12
Apr
15

Man of Tai Chi

The struggle is real.

Keanu Reeves directed this 2013 martial arts film starring himself and stuntman Tiger Chen. When reviewing martial arts films, you often cannot judge them on the same merits as dramas, comedies, or other kinds of movies. First and foremost is the action, and everything else is secondary. I can forgive a lot of missteps in martial arts movies as long as the action holds up. Of course, it’s not all about the action, but I try not to let those other things color my review too much. With that being said, Man of Tai Chi is a really bad movie.
Man of Tai Chi is the first movie directed by Reeves. He also stars as the villain. He doesn’t really have a lot of screentime, but when he does show up, every second he is on screen is cringe worthy. He lowers his voice an octave and growls all his lines. Most of his lines consist of very short phrases such as “Finish him” or “You owe me a life” and yet with such limited dialogue, he still can’t deliver the lines believably. He also bizarrely cackles directly into the camera in one jarring scene.

The main character, Tiger Chen, is played by Tiger Chen. Apparently, they couldn’t be bothered to come up with a different name, sort of like how Jackie Chan’s characters are frequently named Jackie. Anyway, Chen lives in China and works in a dead-end job as a delivery man. He practices Tai Chi in his free time. His lives a fairly humble life. Through a turn of fate, he catches the eye of Reeves, who runs an underground fighting ring. He recruits Chen as a fighter, and pays him handsomely. Eventually, Reeves wants Chen to kill his opponents, and Chen tries to escape from the circuit. Chen’s acting is fairly standard. He was originally a stuntman, and has now graduated to a starring role. He’s about average for a martial artist turned actor. He certainly isn’t bad, but he doesn’t bring in an amazing performance.

Hi-ya?

The movie tries to juggle multiple plotlines such as a female cop trying to take down Reeves’ operation, Chen using the money to help his family, Chen trying to date a girl he likes, Chen turning his back on his Tai Chi master, and Reeves making Chen’s life a living hell. The movie can’t really sustain all these distractors. It becomes very unfocused. It might have been more successful if it had just kept the focus on Chen, and removed the superfluous stuff with the police and the girlfriend.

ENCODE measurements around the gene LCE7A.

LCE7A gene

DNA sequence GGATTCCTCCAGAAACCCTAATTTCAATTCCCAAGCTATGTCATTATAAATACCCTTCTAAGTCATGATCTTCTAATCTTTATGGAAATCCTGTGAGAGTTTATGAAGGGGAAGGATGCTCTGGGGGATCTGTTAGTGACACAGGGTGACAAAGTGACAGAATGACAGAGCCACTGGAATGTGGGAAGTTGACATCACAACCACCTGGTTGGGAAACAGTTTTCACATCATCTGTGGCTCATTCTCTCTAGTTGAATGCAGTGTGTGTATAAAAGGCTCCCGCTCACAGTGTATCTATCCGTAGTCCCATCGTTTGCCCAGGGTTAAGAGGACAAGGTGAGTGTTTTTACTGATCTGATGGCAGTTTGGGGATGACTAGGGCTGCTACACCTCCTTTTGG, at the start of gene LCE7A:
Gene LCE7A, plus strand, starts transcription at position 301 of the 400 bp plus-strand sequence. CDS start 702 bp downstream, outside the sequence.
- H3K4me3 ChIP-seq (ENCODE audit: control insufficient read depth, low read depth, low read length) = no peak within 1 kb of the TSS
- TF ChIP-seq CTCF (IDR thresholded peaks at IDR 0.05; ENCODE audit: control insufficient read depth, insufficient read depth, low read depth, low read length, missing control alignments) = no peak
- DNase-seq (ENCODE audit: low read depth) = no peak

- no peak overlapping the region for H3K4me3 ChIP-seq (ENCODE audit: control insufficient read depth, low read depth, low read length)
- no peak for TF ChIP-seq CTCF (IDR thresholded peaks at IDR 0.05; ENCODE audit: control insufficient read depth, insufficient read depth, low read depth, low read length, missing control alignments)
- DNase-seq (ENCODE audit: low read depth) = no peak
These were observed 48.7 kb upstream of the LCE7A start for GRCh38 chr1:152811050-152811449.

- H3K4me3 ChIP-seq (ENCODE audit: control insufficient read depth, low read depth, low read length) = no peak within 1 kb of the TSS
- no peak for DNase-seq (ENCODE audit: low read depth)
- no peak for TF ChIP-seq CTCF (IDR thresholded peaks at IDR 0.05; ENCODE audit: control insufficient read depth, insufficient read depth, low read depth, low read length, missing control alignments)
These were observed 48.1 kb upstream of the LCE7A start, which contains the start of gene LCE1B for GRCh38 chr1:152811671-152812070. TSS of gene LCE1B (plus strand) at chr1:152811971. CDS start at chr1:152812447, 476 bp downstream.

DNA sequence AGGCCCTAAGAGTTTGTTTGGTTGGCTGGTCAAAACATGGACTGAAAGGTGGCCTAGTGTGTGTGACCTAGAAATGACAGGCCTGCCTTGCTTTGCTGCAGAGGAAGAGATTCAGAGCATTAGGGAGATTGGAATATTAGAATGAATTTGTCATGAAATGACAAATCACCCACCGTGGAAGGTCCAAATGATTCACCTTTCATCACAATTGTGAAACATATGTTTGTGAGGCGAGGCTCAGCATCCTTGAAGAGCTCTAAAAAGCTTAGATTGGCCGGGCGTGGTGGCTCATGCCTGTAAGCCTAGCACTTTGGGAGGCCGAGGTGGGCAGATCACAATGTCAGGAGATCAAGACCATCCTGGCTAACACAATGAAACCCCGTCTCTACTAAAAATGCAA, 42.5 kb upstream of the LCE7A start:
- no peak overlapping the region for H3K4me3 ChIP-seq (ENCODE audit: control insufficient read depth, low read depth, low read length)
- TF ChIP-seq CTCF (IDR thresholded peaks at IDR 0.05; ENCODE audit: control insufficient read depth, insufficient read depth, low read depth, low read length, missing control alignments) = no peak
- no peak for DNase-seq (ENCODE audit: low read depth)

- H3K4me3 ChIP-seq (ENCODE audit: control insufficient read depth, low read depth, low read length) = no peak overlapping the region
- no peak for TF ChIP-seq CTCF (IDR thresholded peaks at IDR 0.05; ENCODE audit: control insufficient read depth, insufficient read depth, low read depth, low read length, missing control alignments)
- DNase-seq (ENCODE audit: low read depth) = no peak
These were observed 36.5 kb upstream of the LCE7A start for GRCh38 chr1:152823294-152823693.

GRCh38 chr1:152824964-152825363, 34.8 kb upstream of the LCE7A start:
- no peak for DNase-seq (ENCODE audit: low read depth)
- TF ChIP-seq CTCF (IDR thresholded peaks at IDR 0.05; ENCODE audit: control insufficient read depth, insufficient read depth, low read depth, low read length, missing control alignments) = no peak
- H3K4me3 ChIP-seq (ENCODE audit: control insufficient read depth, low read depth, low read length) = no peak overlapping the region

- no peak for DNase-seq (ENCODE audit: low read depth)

The movie is littered with cliches like the evil bad guy, trying to save the temple (i.e. save the rec center), the cop who does their investigation solo because no one believes in them, the hero turning his back on his master, etc. etc. Perhaps the most laughable of all, is that at the end of the movie Chen finally learns a special Tai Chi move which essentially gives him super powers in which he is finally able to kill Reeves. It was completely absurd, and totally out of place. Man of Tai Chi became Dragonball Z.

Kiss!

The biggest fault of the movie comes in the action scenes. They just aren’t interesting. There is plenty of action, so it certainly isn’t a boring movie. But the scenes are mostly just routine punching and kicking. Chen doesn’t really do any actual Tai Chi except in the beginning of the film. The rest of the stuff is just generic fighting moves. The action does nothing to set itself apart from the pack, and coupled with all the other problems, this is what really brings it down.
On the positive side, the movie was fairly well directed. Reeves has a good handle on his actors, and adequately paced the movie as it switched between fight scenes and plot points. Another area which I commend him is the bilingual nature of the movie. The Chinese characters speak Chinese (with subtitles), and the American actors speak English. This is carried throughout the film in a realistic manner. Reeves does throw a few gimmicks around (e.g. pointless strobe or time lapse effects), but mostly he directs in a straightforward manner. I’ll give him a pass. Next time around, with a little experience and a better script, he could turn in a solid movie. Reeves might have a new career for himself as an action director, just as long as he keeps himself out of the film.
Verdict: Bad
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